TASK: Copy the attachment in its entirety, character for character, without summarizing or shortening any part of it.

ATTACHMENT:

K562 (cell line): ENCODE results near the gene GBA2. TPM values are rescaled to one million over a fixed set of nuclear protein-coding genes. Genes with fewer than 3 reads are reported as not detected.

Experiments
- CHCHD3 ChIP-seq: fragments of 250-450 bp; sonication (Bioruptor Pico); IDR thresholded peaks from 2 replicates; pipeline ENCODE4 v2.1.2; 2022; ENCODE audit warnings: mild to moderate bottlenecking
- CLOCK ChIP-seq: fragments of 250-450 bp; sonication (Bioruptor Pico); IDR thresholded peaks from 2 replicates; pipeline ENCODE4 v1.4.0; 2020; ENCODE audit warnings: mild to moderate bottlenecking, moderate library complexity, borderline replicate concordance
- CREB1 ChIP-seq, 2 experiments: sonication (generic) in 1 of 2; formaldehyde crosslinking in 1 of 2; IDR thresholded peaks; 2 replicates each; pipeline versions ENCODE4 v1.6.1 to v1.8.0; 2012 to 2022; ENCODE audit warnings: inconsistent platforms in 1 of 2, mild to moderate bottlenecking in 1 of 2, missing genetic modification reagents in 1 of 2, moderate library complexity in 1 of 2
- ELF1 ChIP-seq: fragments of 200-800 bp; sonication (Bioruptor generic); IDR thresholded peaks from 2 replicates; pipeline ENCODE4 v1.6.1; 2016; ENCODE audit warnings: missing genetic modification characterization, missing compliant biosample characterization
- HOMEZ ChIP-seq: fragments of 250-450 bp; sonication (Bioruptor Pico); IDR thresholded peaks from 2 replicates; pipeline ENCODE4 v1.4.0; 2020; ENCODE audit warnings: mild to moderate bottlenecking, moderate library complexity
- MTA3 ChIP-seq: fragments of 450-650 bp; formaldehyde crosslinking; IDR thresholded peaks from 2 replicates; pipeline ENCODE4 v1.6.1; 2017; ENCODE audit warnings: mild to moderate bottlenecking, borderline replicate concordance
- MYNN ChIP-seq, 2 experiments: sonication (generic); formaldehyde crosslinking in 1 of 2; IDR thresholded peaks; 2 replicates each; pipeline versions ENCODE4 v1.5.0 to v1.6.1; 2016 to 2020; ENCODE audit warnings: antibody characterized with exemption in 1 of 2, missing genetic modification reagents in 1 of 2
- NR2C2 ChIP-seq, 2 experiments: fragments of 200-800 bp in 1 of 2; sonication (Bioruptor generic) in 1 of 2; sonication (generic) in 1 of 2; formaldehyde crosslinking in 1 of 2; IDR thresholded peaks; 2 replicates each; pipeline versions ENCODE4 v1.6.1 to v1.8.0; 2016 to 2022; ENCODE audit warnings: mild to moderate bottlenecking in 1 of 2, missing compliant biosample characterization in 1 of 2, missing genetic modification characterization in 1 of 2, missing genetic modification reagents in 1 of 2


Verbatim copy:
K562 (cell line): ENCODE results near the gene GBA2. TPM values are rescaled to one million over a fixed set of nuclear protein-coding genes. Genes with fewer than 3 reads are reported as not detected.

Experiments
- CHCHD3 ChIP-seq: fragments of 250-450 bp; sonication (Bioruptor Pico); IDR thresholded peaks from 2 replicates; pipeline ENCODE4 v2.1.2; 2022; ENCODE audit warnings: mild to moderate bottlenecking
- CLOCK ChIP-seq: fragments of 250-450 bp; sonication (Bioruptor Pico); IDR thresholded peaks from 2 replicates; pipeline ENCODE4 v1.4.0; 2020; ENCODE audit warnings: mild to moderate bottlenecking, moderate library complexity, borderline replicate concordance
- CREB1 ChIP-seq, 2 experiments: sonication (generic) in 1 of 2; formaldehyde crosslinking in 1 of 2; IDR thresholded peaks; 2 replicates each; pipeline versions ENCODE4 v1.6.1 to v1.8.0; 2012 to 2022; ENCODE audit warnings: inconsistent platforms in 1 of 2, mild to moderate bottlenecking in 1 of 2, missing genetic modification reagents in 1 of 2, moderate library complexity in 1 of 2
- ELF1 ChIP-seq: fragments of 200-800 bp; sonication (Bioruptor generic); IDR thresholded peaks from 2 replicates; pipeline ENCODE4 v1.6.1; 2016; ENCODE audit warnings: missing genetic modification characterization, missing compliant biosample characterization
- HOMEZ ChIP-seq: fragments of 250-450 bp; sonication (Bioruptor Pico); IDR thresholded peaks from 2 replicates; pipeline ENCODE4 v1.4.0; 2020; ENCODE audit warnings: mild to moderate bottlenecking, moderate library complexity
- MTA3 ChIP-seq: fragments of 450-650 bp; formaldehyde crosslinking; IDR thresholded peaks from 2 replicates; pipeline ENCODE4 v1.6.1; 2017; ENCODE audit warnings: mild to moderate bottlenecking, borderline replicate concordance
- MYNN ChIP-seq, 2 experiments: sonication (generic); formaldehyde crosslinking in 1 of 2; IDR thresholded peaks; 2 replicates each; pipeline versions ENCODE4 v1.5.0 to v1.6.1; 2016 to 2020; ENCODE audit warnings: antibody characterized with exemption in 1 of 2, missing genetic modification reagents in 1 of 2
- NR2C2 ChIP-seq, 2 experiments: fragments of 200-800 bp in 1 of 2; sonication (Bioruptor generic) in 1 of 2; sonication (generic) in 1 of 2; formaldehyde crosslinking in 1 of 2; IDR thresholded peaks; 2 replicates each; pipeline versions ENCODE4 v1.6.1 to v1.8.0; 2016 to 2022; ENCODE audit warnings: mild to moderate bottlenecking in 1 of 2, missing compliant biosample characterization in 1 of 2, missing genetic modification characterization in 1 of 2, missing genetic modification reagents in 1 of 2